Cryptology ePrint Archive: Report 2011/514

Milder Definitions of Computational Approximability: The Case of Zero-Knowledge Protocols

Mohammad Sadeq Dousti and Rasool Jalili

Abstract: Many cryptographic primitives---such as pseudorandom generators, encryption schemes, and zero-knowledge proofs---center around the notion of \emph{approximability}. For instance, a pseudorandom generator is an expanding function which on a random seed, \emph{approximates} the uniform distribution. In this paper, we classify different notions of computational approximability in the literature, and provide several new types of approximability. More specifically, we identify two hierarchies of computational approximability: The first hierarchy ranges from \emph{strong} approximability---which is the most common type in the cryptography---to the \emph{weak} approximability---as defined by Dwork \emph{et al.} (FOCS 1999). We define semi-strong, mild, and semi-weak types as well. The second hierarchy, termed $K$-approximability, is inspired by the $\varepsilon$-approximability of Dwork \emph{et al.} (STOC 1998). $K$-approximability has the same levels as the first hierarchy, ranging from strong $K$-approximability to weak $K$-approximability. While both hierarchies are general and can be used to define various cryptographic constructs with different levels of security, they are best illustrated in the context of zero-knowledge protocols.

Assuming the existence of (trapdoor) one-way permutations, and exploiting the random oracle model, we present a separation between two definitions of zero knowledge: one based on strong $K$-approximability, and the other based on semi-strong $K$-approximability. Especially, we present a protocol which is zero knowledge only in the latter sense. The protocol is interesting in its own right, and can be used for efficient identification. Next, we show that our model for zero knowledge was \emph{not} closed under sequential composition, and change the model to resolve this issue. After proving a composition theorem, we finally provide a version of the identification protocol which satisfies the requirements of the new model. Some techniques provided in this paper are of independent interest, such as proving a composition theorem in the presence of both simulator and knowledge extractor.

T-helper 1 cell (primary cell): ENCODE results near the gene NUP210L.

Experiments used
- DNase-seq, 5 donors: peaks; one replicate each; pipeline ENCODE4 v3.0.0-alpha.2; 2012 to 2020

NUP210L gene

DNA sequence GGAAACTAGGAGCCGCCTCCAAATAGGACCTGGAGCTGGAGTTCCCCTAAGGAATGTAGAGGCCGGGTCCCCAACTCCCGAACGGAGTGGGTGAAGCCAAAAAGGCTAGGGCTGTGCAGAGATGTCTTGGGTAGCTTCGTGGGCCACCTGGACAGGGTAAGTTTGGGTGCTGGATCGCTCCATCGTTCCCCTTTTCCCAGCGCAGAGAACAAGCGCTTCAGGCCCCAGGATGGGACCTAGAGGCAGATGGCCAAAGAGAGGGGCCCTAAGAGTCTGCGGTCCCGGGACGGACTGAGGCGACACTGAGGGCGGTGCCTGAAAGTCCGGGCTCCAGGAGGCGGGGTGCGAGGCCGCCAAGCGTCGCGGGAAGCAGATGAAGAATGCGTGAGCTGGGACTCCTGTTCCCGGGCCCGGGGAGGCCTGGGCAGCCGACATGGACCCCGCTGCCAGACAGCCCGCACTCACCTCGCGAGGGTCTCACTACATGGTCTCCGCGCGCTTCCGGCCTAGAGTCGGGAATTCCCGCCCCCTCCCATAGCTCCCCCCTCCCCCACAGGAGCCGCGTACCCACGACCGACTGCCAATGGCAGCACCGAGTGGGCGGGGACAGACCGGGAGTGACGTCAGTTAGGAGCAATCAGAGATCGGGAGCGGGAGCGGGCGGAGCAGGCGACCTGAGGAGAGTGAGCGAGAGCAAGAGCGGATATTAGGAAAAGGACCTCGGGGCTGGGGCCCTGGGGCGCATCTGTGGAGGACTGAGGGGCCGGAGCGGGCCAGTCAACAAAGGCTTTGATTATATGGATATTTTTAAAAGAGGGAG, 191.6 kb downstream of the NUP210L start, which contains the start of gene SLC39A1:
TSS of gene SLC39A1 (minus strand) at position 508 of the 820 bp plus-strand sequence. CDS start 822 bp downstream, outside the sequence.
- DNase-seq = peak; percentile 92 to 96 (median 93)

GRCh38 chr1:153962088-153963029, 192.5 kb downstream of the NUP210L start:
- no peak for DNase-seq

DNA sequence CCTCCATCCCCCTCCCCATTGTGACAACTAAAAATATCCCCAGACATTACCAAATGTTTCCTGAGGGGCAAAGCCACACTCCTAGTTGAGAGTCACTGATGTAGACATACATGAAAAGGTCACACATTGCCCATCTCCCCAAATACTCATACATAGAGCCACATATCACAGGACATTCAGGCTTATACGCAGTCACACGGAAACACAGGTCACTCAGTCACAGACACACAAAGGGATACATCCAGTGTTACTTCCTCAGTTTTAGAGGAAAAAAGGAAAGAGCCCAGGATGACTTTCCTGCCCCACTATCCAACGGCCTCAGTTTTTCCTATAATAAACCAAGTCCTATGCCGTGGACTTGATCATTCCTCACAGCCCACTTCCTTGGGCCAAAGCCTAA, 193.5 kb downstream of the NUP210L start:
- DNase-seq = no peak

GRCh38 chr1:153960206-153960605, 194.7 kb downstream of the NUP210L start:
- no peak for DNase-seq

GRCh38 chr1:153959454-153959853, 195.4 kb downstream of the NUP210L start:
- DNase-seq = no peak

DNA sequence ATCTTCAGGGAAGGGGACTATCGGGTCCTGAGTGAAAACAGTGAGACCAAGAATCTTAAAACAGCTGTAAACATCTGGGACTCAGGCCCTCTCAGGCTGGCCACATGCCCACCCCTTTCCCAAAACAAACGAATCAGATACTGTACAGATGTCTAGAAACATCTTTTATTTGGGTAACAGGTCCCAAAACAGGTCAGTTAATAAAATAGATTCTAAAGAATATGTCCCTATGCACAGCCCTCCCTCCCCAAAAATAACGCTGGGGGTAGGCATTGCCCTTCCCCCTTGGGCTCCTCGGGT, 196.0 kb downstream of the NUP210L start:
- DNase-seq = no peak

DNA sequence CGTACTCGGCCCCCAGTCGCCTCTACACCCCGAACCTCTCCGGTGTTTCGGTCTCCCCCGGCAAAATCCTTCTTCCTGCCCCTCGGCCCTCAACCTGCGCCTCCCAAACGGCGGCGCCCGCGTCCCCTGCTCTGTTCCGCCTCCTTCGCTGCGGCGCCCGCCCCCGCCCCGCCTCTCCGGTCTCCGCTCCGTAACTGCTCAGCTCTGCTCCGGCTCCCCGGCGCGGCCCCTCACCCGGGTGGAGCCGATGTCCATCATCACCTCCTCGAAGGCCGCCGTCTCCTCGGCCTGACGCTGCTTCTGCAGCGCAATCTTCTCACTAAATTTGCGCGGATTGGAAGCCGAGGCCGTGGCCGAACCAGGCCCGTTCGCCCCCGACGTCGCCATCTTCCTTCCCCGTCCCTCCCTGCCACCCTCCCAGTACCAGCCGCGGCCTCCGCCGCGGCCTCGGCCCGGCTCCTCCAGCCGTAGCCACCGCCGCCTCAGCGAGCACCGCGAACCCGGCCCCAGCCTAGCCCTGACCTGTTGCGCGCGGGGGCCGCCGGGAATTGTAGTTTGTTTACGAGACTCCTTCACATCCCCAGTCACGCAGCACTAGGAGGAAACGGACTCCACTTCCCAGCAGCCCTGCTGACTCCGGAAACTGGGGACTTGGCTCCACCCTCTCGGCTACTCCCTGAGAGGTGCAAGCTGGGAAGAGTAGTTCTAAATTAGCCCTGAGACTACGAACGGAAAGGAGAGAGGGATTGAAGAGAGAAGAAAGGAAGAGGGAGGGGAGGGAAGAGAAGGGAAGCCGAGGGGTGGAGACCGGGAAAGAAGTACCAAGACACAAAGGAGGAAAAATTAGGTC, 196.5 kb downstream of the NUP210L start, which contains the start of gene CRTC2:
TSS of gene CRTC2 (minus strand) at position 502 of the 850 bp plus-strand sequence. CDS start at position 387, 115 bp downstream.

Category / Keywords: foundations / Approximability, Indistinguishability, Zero Knowledge, Random Oracle, Trapdoor One-Way Permutation, Sequential Composition.

Date: received 18 Sep 2011, last revised 16 Jun 2014

Contact author: msdousti at gmail com, dousti@ce sharif edu

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Version: 20140617:042237 (All versions of this report)

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